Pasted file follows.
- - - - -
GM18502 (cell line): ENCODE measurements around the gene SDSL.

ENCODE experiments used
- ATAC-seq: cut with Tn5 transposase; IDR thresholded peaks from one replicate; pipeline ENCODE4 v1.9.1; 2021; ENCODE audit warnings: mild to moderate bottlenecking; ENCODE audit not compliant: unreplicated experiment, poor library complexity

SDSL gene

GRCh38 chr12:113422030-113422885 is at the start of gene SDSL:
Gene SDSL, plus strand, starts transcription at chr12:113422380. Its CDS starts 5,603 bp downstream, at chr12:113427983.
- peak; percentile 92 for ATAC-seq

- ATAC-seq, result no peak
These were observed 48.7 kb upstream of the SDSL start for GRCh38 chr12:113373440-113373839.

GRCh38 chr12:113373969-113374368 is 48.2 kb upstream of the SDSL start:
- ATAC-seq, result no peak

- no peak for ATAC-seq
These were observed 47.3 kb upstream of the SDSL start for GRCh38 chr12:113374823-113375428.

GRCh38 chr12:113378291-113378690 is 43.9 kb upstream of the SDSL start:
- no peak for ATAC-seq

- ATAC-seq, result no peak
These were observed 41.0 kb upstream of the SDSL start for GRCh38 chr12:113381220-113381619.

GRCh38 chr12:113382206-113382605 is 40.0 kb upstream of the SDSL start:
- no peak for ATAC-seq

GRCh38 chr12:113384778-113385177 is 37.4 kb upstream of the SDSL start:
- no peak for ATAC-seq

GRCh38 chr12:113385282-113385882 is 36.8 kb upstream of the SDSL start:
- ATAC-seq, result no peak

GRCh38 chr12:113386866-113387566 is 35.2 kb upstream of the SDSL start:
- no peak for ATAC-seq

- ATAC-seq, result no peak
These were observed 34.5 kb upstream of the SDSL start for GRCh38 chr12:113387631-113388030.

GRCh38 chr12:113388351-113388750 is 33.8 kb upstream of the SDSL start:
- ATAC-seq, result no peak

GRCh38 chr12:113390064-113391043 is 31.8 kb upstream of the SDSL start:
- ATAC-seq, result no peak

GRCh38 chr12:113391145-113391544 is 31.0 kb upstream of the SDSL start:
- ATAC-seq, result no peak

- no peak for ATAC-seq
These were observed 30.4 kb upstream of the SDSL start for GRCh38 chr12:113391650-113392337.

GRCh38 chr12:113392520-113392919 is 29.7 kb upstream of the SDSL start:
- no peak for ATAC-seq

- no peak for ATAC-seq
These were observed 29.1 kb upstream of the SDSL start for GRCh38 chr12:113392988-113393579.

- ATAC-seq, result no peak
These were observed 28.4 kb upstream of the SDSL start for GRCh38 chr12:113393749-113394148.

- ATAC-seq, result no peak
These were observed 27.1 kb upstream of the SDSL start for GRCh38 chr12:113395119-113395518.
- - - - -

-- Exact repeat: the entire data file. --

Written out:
GM18502 (cell line): ENCODE measurements around the gene SDSL.

ENCODE experiments used
- ATAC-seq: cut with Tn5 transposase; IDR thresholded peaks from one replicate; pipeline ENCODE4 v1.9.1; 2021; ENCODE audit warnings: mild to moderate bottlenecking; ENCODE audit not compliant: unreplicated experiment, poor library complexity

SDSL gene

GRCh38 chr12:113422030-113422885 is at the start of gene SDSL:
Gene SDSL, plus strand, starts transcription at chr12:113422380. Its CDS starts 5,603 bp downstream, at chr12:113427983.
- peak; percentile 92 for ATAC-seq

- ATAC-seq, result no peak
These were observed 48.7 kb upstream of the SDSL start for GRCh38 chr12:113373440-113373839.

GRCh38 chr12:113373969-113374368 is 48.2 kb upstream of the SDSL start:
- ATAC-seq, result no peak

- no peak for ATAC-seq
These were observed 47.3 kb upstream of the SDSL start for GRCh38 chr12:113374823-113375428.

GRCh38 chr12:113378291-113378690 is 43.9 kb upstream of the SDSL start:
- no peak for ATAC-seq

- ATAC-seq, result no peak
These were observed 41.0 kb upstream of the SDSL start for GRCh38 chr12:113381220-113381619.

GRCh38 chr12:113382206-113382605 is 40.0 kb upstream of the SDSL start:
- no peak for ATAC-seq

GRCh38 chr12:113384778-113385177 is 37.4 kb upstream of the SDSL start:
- no peak for ATAC-seq

GRCh38 chr12:113385282-113385882 is 36.8 kb upstream of the SDSL start:
- ATAC-seq, result no peak

GRCh38 chr12:113386866-113387566 is 35.2 kb upstream of the SDSL start:
- no peak for ATAC-seq

- ATAC-seq, result no peak
These were observed 34.5 kb upstream of the SDSL start for GRCh38 chr12:113387631-113388030.

GRCh38 chr12:113388351-113388750 is 33.8 kb upstream of the SDSL start:
- ATAC-seq, result no peak

GRCh38 chr12:113390064-113391043 is 31.8 kb upstream of the SDSL start:
- ATAC-seq, result no peak

GRCh38 chr12:113391145-113391544 is 31.0 kb upstream of the SDSL start:
- ATAC-seq, result no peak

- no peak for ATAC-seq
These were observed 30.4 kb upstream of the SDSL start for GRCh38 chr12:113391650-113392337.

GRCh38 chr12:113392520-113392919 is 29.7 kb upstream of the SDSL start:
- no peak for ATAC-seq

- no peak for ATAC-seq
These were observed 29.1 kb upstream of the SDSL start for GRCh38 chr12:113392988-113393579.

- ATAC-seq, result no peak
These were observed 28.4 kb upstream of the SDSL start for GRCh38 chr12:113393749-113394148.

- ATAC-seq, result no peak
These were observed 27.1 kb upstream of the SDSL start for GRCh38 chr12:113395119-113395518.